HOW TO ACHIEVE SUCCESS IN PUBLISHING WHEN YOU LIVE IN A HOLE IN THE GROUND AND EAT DIRT. NEW FICTION BY RUDY RUCKER.
I’m very happy to speak to you today, and to share my recent work.
I’ve always thought of my novels as “beatnik science fiction,” not that anyone else uses that description. “Beatnik” is just a word that I like. In reality I’m more what you’d call a kiqqie or a qrude. I live in a hole in the ground and I eat dirt. These are modern times.
At thirty-six I published my first novel, Bad Brain. It was about a brain in a jar that grows tentacles, rides a bicycle to the studio of a talk-radio station—and hollows out the head of an anti-beatnik broadcaster. Having preserved the scraps of the radio host’s original gray matter in a freezer, the bad brain takes up residence within the vacated skull and entertains the radio audience in offbeat and positive ways. At the book’s end, the by-now-peace-loving broadcaster’s brain is restored, and the bad brain rides his old bicycle into the sunset, in search of further ways to improve our world. Bad Brain appeared in paperback and as an aether wave. It was met with indifference, which mutated to derision and scorn.
No matter. I developed a following. I won an award. I was getting over.
At night, alone in my burrow, I’d rub my feelers over the emerging good reviews. My quill would stiffen, my ink-sac would fill. I wrote more beatnik SF novels.
And so the years went by.
As I stand before you today, I’m sixty-six, with a stack of beatnik SF novels to my credit. In recent years, my sales have turned weak, with ever-smaller print-runs. The cretinous, slavering fans have become oblivious to my work. The reviewers jeer; they berate me to stop.
As a comeback stratagem, I published my autobiography, Beatnik SF Writer. My long-term publisher and I thought the autobio might serve as a late-life mainstream break-out book. But it bombed. My long-term publisher dropped me.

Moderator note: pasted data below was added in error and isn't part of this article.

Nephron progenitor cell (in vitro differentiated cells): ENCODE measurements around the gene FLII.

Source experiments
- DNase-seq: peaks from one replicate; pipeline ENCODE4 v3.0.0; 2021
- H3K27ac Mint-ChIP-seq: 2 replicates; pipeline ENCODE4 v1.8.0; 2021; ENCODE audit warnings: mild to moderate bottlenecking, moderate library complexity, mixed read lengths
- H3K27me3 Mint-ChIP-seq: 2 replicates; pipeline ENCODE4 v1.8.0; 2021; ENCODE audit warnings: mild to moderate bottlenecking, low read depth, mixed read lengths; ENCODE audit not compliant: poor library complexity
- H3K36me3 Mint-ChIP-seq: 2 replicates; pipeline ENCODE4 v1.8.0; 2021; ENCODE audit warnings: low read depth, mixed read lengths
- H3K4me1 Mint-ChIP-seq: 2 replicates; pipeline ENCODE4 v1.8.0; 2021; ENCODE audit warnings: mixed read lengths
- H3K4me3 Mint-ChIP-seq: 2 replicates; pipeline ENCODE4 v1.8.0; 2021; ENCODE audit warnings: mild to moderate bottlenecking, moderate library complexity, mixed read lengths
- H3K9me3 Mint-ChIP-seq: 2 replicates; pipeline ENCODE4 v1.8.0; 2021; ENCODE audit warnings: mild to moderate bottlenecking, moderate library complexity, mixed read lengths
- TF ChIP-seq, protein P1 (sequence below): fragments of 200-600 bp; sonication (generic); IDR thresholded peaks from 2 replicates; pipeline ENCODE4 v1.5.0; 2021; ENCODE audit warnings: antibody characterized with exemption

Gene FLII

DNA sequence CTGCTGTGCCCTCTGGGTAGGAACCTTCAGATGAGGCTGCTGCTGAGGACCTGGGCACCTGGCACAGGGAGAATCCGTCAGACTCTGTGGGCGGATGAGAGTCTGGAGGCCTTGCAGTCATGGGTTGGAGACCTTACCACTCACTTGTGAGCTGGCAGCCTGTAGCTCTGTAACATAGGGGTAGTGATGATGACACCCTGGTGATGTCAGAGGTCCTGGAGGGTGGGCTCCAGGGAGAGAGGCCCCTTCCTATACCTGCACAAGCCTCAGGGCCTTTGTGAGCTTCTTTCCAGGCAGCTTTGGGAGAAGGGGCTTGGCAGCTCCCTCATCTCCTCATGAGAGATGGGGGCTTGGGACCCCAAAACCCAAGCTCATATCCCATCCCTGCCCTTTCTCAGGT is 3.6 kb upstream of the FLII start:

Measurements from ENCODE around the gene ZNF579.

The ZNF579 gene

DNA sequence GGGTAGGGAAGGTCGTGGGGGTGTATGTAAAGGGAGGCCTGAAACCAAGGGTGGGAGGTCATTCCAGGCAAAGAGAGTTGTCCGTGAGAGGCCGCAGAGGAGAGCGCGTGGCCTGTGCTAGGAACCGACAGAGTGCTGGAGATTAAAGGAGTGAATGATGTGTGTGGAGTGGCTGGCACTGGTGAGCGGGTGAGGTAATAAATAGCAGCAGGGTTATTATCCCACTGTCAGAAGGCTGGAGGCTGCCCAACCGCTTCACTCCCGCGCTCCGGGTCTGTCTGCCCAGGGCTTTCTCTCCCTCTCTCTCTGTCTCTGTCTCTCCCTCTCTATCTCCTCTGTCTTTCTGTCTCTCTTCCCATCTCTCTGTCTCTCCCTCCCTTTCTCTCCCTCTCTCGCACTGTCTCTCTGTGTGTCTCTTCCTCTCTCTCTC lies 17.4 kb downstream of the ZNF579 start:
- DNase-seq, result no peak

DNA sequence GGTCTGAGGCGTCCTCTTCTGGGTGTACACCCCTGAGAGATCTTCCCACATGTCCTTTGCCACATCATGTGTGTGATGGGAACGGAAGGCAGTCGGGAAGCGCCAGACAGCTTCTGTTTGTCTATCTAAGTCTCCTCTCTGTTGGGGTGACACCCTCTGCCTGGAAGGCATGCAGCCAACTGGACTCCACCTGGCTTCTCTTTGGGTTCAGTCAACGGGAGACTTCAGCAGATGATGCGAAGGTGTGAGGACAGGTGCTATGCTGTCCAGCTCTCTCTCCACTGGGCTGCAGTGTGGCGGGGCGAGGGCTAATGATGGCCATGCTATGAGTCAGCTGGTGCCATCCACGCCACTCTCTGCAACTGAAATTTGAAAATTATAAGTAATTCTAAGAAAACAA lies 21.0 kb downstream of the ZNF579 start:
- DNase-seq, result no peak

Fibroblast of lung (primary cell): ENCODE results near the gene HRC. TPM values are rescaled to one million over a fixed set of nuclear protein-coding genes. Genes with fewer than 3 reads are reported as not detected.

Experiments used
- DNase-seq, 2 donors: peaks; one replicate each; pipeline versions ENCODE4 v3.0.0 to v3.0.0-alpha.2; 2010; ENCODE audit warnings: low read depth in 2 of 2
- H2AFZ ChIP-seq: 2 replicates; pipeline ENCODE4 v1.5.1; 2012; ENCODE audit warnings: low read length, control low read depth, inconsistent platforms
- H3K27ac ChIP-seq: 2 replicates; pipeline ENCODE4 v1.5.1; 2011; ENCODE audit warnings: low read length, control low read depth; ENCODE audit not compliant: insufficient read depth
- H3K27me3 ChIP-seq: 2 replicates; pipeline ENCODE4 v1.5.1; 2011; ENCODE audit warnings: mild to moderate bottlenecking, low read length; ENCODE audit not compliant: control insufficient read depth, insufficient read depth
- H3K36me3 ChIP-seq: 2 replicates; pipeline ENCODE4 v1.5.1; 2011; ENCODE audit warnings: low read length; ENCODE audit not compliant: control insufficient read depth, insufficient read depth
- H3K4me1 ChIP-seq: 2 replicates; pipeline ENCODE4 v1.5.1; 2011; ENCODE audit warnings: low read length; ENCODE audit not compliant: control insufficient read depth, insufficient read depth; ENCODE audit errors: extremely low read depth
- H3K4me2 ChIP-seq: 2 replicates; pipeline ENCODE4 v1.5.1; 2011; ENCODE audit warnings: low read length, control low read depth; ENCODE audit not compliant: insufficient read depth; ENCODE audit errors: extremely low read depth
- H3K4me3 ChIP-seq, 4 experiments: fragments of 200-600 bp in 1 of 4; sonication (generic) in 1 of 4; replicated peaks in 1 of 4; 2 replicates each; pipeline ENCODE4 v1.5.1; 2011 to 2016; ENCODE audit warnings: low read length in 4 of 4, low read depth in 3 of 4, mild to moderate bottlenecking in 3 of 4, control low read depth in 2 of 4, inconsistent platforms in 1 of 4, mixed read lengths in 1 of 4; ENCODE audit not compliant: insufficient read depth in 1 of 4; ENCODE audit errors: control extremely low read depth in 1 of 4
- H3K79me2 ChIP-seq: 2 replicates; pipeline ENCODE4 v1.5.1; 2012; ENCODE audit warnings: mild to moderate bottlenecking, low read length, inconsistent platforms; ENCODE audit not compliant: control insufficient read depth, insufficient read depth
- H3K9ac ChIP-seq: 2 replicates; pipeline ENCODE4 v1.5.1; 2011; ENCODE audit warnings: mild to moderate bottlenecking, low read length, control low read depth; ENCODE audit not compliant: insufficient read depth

What next? I wrote another beatnik SF novel, On The Nod—it’s about a Kentucky boy on a galactic roadtrip with a drug-addicted alien cuttlefish who’s searching for his soul—and the cuttle’s soul is found in the gut of a microscopic cockroach in a you-tweak-it gene bar in Oakland, CA.
I found a small publisher for On The Nod. For reasons that were, I still maintain, only logistical, the book bombed. The small publisher dropped me.
I began writing another beatnik SF novel. What else would I do? I should mention, by the way, that at all times I have had a few loyal and beloved followers. My cognoscenti. I dedicated my new novel to them. The book is called Zip Zap, and it’s about an allegedly insane man who befriends a possibly imaginary sea slug from the fourth dimension. The eccentric and the slug discover a way to impose mystical enlightenment upon the unwilling public.
I wrote my new book slowly, loath to face the market again. Really, it’s the process of writing that I enjoy. The narcotic moments of creative bliss. The dissolution of self via the yoga of craft. I was calm and happy in my burrow, limning a new ascent to the One.